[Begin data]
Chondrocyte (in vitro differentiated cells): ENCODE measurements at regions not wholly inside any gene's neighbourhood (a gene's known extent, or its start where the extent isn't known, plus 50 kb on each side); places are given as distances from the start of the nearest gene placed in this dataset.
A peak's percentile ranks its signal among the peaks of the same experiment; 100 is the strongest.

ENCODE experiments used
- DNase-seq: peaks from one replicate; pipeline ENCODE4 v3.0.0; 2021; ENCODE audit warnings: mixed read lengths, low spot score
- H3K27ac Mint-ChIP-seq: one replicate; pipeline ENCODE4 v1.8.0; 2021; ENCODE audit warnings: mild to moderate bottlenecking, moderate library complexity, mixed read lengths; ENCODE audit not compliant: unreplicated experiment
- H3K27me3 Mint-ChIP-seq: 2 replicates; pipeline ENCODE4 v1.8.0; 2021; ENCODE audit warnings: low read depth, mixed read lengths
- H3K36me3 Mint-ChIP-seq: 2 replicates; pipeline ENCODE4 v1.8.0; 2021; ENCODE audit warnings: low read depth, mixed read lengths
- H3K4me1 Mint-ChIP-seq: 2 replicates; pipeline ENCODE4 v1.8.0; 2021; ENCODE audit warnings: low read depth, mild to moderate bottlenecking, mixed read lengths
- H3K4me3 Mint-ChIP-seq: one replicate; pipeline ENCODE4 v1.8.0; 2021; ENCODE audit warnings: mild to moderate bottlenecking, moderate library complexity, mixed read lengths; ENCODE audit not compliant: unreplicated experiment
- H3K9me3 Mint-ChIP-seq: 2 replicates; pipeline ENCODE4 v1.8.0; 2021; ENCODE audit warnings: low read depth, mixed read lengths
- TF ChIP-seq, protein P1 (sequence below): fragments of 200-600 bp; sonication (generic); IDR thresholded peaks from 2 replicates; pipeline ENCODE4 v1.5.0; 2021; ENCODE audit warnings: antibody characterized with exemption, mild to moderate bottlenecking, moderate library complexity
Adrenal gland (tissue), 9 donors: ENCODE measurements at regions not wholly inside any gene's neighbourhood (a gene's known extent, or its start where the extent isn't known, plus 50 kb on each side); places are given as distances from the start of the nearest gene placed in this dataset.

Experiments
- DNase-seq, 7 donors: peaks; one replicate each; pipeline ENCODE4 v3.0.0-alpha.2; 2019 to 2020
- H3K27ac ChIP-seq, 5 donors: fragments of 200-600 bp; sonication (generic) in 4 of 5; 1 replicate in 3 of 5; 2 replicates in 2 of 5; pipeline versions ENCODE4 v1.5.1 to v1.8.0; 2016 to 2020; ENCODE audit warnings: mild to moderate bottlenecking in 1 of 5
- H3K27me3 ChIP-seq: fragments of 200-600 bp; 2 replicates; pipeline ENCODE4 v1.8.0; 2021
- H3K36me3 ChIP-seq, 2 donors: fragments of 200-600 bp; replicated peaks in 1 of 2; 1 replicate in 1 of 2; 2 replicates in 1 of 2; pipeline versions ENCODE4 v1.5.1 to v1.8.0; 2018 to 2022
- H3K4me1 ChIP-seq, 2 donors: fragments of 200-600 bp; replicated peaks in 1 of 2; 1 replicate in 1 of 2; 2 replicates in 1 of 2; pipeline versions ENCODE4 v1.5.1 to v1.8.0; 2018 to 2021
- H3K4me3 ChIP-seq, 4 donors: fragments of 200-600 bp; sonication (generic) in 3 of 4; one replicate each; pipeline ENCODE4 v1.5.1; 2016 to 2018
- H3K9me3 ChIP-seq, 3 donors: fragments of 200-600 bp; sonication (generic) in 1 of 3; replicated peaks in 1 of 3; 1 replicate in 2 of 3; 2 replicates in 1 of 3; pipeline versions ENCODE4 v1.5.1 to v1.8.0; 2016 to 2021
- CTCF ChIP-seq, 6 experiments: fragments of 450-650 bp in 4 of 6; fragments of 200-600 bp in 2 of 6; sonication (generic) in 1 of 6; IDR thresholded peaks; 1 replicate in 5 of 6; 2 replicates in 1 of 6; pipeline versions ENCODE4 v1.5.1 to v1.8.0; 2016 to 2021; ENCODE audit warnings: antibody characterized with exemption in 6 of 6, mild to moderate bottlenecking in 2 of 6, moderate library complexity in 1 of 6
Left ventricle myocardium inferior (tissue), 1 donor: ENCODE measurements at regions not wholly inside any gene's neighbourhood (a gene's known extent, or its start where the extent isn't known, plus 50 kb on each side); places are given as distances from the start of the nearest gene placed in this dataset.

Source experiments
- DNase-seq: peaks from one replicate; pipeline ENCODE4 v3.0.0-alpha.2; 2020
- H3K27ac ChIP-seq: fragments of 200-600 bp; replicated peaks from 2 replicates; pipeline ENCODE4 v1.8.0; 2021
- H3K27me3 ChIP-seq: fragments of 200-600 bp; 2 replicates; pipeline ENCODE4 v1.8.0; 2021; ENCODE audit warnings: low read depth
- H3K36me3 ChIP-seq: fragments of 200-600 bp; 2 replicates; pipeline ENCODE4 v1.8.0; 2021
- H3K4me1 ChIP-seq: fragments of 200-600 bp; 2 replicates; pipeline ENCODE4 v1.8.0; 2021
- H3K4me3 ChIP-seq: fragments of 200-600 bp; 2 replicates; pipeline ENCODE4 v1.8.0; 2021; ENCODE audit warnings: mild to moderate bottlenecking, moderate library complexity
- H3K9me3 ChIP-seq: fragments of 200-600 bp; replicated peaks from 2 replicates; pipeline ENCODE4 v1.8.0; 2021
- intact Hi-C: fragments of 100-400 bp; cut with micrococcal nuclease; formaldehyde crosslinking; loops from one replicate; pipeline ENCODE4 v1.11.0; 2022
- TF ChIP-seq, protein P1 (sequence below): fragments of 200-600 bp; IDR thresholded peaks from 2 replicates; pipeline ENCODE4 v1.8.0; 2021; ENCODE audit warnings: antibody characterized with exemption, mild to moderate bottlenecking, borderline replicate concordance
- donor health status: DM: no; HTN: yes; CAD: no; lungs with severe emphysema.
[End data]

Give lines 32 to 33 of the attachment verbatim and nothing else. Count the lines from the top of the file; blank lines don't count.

- TF ChIP-seq, protein P1 (sequence below): fragments of 200-600 bp; IDR thresholded peaks from 2 replicates; pipeline ENCODE4 v1.8.0; 2021; ENCODE audit warnings: antibody characterized with exemption, mild to moderate bottlenecking, borderline replicate concordance
- donor health status: DM: no; HTN: yes; CAD: no; lungs with severe emphysema.